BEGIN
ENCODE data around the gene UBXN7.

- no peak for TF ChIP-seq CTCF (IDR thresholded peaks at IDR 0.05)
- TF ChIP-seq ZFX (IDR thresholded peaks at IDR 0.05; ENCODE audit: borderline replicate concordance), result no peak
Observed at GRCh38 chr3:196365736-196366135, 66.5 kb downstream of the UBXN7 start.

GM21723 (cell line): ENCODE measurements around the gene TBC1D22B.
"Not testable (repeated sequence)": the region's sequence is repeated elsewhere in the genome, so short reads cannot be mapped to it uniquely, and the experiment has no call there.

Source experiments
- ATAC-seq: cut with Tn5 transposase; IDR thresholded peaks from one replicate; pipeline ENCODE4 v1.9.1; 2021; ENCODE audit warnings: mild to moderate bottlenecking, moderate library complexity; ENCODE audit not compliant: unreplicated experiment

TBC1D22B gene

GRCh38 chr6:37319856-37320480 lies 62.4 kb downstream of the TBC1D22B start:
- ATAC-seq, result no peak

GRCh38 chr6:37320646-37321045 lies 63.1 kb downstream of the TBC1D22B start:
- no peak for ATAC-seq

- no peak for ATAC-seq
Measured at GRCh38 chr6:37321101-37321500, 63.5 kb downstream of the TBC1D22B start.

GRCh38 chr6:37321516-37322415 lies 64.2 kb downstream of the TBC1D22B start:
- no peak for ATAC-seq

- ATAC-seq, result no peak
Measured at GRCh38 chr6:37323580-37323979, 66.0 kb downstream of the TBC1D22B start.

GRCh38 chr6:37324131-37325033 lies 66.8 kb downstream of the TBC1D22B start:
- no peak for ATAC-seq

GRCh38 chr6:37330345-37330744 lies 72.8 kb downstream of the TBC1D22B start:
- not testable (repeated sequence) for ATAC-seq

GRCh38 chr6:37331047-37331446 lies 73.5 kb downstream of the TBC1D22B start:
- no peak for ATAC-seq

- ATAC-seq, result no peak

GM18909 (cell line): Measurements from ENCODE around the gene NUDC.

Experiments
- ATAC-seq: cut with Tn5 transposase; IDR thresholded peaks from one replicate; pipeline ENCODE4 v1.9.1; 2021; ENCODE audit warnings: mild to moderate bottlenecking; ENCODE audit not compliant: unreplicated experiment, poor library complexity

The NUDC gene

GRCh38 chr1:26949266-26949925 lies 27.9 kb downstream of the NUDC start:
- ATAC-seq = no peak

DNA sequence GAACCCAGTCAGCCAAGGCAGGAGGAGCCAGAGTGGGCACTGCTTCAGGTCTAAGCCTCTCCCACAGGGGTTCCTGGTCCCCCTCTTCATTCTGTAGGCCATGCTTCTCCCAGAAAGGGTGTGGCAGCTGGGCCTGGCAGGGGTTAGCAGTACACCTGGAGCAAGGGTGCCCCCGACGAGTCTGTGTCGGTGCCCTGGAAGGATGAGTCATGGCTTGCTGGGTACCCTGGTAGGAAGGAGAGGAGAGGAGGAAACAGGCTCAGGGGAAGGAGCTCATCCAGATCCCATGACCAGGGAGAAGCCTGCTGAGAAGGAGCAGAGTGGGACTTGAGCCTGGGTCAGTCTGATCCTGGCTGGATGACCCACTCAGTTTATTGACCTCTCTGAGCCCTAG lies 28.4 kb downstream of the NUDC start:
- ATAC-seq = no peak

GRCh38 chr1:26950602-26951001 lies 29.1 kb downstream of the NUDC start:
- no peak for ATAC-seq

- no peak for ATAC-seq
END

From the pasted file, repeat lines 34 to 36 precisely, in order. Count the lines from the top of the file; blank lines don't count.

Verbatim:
- ATAC-seq = no peak

GRCh38 chr1:26950602-26951001 lies 29.1 kb downstream of the NUDC start:
- no peak for ATAC-seq